Dáil Éireann - Volume 470 - 30 October, 1996
Ceisteanna—Questions. Oral Answers. - Fish Quotas.
Mr. M. Smith Mr. M. Smith
18. Mr. M. Smith asked the Minister for the Marine if he will bring to the attention of the EU Council of Ministers, when deciding on cuts in fish quotas, the fact that Irish fishermen have not contributed to the problems of overfishing and illegal fishing; and if he will ensure that the countries which have caused such problems bear the brunt of these problems. [19777/96]
Minister for the Marine (Mr. Barrett) Minister for the Marine (Mr. Barrett)
Minister for the Marine (Mr. Barrett): The annual negotiations on the setting of total allowable catches takes place at the Fisheries Council of Ministers each December on the basis of a proposal by the Commission based on scientific recommendations and assessments of the state of the stocks.
The detailed scientific advice in relation to fish quotas for 1996 is not yet available and  accordingly the Commission has not yet finalised its proposal. However, it can be anticipated that due to the state of a number of fish stocks the Commission will take a cautious approach in the total allowable catch which it proposes for those stocks for 1996.
The perilous state of many fish stocks has already provoked a proposal from the Commission to reduce the size of the European fishing fleet by up to 40 per cent under the next multi-annual guidance programme. This proposal was based on scientific advice from a committee of independent experts, the so called Lassen Committee, which indicated that many stocks in EU waters were seriously overfished. The Commission proposals for fleet cuts were discussed by the Fisheries Council, which I chaired on 14 October. The Council did not accept these proposals on the basis that they were too indiscriminate, did not really tackle the source of the problem and did not take due account of the impact of the cuts on fishing communities. I am now in the process of meeting Fisheries Ministers individually to see if a more soundly based, sensitive and balanced proposal can be constructed to address the underlying problem.
From a national perspective, I have repeatedly indicated that the Commission proposals were, from a variety of perspectives, unacceptable to me. The reductions in fishing effort which are necessary should be focused on the fleets or segments of fleets which are exerting undue effort on critical stocks. Improvements in control, and conservation must also have a role to play. Tackling illegal fishing and reducing the catching of juvenile fish are part of the answer and I have worked on proposals in both of these areas during the Irish Presidency. I will continue to pursue this more comprehensive approach to the management of fisheries in European waters in order to ensure that we avoid the scenario of fish stock collapses which we have seen in other fisheries in recent years.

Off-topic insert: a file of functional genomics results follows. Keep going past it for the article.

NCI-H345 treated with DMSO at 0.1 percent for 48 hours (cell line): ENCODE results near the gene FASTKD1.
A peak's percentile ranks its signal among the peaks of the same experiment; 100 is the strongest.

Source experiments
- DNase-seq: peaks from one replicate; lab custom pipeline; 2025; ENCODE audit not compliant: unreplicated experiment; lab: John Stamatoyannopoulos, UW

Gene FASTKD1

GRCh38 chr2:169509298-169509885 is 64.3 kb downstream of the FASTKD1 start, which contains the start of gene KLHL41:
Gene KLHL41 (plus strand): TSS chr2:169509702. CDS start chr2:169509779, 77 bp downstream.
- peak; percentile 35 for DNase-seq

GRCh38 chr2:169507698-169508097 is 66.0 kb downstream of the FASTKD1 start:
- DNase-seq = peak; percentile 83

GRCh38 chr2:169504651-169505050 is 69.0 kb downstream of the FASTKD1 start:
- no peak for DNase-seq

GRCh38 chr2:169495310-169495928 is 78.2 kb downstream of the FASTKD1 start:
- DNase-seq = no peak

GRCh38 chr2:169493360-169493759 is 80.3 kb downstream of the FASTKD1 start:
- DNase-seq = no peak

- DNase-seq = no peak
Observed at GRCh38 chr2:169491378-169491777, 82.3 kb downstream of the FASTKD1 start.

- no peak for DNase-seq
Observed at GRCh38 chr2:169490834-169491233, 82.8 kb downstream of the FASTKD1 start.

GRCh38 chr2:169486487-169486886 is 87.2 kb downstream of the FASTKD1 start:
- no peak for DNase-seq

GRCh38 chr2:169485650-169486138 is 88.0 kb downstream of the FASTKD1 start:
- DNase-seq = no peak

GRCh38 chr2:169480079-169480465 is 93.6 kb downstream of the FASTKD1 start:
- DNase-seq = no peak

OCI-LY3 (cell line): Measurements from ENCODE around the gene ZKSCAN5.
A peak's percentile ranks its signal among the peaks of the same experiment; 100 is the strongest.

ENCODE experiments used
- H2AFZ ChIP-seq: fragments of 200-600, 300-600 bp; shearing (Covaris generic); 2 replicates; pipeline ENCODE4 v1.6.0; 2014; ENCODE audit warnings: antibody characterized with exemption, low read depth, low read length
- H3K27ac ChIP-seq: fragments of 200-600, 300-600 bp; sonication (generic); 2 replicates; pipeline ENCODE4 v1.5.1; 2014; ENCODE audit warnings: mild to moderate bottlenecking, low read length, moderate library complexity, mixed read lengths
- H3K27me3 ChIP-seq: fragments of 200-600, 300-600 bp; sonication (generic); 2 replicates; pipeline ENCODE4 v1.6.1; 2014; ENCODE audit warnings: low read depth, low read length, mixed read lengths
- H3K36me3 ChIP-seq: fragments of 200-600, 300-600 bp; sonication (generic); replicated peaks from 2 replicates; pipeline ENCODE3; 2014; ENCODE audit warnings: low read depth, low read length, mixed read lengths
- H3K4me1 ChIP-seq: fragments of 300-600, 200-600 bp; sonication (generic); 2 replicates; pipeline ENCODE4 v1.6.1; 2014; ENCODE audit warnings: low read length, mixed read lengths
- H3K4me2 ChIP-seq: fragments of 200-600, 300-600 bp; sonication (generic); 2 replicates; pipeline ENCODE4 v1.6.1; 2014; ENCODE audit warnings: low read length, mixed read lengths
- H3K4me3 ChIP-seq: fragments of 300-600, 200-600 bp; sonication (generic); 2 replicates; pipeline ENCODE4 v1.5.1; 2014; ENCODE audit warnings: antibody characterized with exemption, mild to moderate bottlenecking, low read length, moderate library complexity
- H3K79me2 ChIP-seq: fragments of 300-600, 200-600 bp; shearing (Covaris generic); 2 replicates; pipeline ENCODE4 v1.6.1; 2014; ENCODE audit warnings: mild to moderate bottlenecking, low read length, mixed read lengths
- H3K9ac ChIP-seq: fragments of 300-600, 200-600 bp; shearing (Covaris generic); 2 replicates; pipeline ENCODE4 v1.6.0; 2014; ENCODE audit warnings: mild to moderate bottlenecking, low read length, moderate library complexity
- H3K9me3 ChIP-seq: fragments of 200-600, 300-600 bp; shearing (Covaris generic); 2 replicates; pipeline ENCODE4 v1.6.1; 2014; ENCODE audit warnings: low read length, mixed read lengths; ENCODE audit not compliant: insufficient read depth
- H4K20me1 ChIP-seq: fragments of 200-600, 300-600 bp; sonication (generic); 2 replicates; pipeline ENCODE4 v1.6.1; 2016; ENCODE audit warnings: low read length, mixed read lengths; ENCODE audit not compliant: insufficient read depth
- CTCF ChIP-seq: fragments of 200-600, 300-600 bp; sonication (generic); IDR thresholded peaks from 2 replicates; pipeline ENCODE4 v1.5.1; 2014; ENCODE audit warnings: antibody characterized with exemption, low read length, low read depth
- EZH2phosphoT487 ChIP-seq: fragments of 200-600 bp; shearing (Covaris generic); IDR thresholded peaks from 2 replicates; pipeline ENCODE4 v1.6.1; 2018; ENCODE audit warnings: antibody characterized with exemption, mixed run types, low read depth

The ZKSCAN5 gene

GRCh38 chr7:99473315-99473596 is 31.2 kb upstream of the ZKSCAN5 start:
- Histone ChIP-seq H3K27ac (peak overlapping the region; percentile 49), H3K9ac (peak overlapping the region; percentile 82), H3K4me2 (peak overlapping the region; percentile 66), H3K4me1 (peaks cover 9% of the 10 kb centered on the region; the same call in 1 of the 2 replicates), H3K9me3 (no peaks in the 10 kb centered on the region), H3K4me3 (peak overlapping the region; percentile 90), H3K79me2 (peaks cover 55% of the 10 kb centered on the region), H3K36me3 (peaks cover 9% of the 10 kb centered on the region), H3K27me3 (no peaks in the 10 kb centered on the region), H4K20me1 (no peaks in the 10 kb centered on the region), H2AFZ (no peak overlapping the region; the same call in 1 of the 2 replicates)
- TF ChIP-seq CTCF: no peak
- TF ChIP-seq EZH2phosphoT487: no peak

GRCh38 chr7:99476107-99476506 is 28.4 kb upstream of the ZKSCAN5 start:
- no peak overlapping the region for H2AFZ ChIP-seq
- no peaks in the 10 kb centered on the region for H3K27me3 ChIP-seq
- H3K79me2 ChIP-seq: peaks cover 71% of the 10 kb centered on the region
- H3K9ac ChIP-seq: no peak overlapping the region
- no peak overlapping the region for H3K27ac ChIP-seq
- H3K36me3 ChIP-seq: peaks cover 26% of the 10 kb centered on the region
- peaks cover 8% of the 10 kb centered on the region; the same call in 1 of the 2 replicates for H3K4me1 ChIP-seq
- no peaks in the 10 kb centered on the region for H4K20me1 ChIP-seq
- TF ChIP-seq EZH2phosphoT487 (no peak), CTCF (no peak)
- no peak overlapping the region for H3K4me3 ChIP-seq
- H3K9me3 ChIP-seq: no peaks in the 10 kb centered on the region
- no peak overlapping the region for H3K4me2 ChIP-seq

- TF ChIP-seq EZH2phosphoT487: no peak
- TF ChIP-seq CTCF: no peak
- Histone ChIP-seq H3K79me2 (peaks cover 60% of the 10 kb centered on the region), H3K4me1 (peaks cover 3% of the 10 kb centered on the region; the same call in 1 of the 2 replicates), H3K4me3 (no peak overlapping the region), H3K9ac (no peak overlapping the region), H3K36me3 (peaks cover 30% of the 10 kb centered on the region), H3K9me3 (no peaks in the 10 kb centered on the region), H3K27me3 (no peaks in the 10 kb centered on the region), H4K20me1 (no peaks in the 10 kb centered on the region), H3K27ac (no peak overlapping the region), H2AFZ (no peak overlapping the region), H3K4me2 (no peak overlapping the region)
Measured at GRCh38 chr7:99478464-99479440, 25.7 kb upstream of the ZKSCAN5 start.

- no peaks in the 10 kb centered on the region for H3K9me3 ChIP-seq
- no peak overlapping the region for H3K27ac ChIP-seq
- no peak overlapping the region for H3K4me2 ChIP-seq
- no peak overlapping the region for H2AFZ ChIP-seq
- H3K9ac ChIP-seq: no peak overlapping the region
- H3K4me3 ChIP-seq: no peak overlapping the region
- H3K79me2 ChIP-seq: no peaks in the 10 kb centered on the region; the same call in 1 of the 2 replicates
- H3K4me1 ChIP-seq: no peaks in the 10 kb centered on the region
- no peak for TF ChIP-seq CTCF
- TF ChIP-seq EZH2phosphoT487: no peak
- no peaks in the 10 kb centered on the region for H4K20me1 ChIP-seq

Mr. M. Smith Mr. M. Smith
Mr. M. Smith: My main concern is to ensure that Irish fishermen are not on the shoreline unable to fish as they watch fishermen from other countries plunder Irish waters. I appreciate the challenge facing the Minister. The countries that have caused the problems should carry responsibility. Millions of tonnes of immature fish are being taken out of the water while Irish fishermen have scarcely been able to reach their quotas.
Will the Minister indicate the nature of the changed proposals? My information is that the proposals are being changed radically. Fishermen planning to operate their boats next year need to feel confidence for the future.
Mr. Barrett Mr. Barrett
Mr. Barrett: The Commission's proposals for cuts up to 40 per cent were rejected by Fisheries Ministers at the Council meeting in October. I have made the case to the Commissioner  responsible for fisheries that the cuts must be targeted on the fleet segments exerting undue effort on critical stocks. As president of the fisheries Council it is my role to seek a solution to the overall over-capacity problem. However, that does not compromise my duty as Minister for the Marine to seek the best possible deal for Ireland.
This problem is being approached from a number of aspects, particularly conservation control and the protection of juvenile fish. We are trying to include those elements in the package. In the discussions with individual member states we will try to find a compromise acceptable to the Commission. If not, we will have to go back to the drawing board.
Mr. McGinley Mr. McGinley
Mr. McGinley: Does the Minister agree that the Commission's proposal to have the Irish fishing fleet reduced by 40 per cent would have a disastrous effect on our fishing industry and on many small communities in the west? Will the Minister assure the House he will oppose this proposal?
Mr. Barrett Mr. Barrett
Mr. Barrett: I agree that a 40 per cent cut in the Irish fishing fleet would decimate the industry and for that reason I rejected the proposals at the outset. We were to the fore in ensuring these proposals were not accepted at the Council meeting in October. We must, however, face the problem of pressure on certain stocks. I have pointed out that Ireland did not cause the problem of pressure on stocks and we should not be subject to the same level of cuts as others.
Dáil Éireann 470 Ceisteanna—Questions. Oral Answers. Fish Quotas.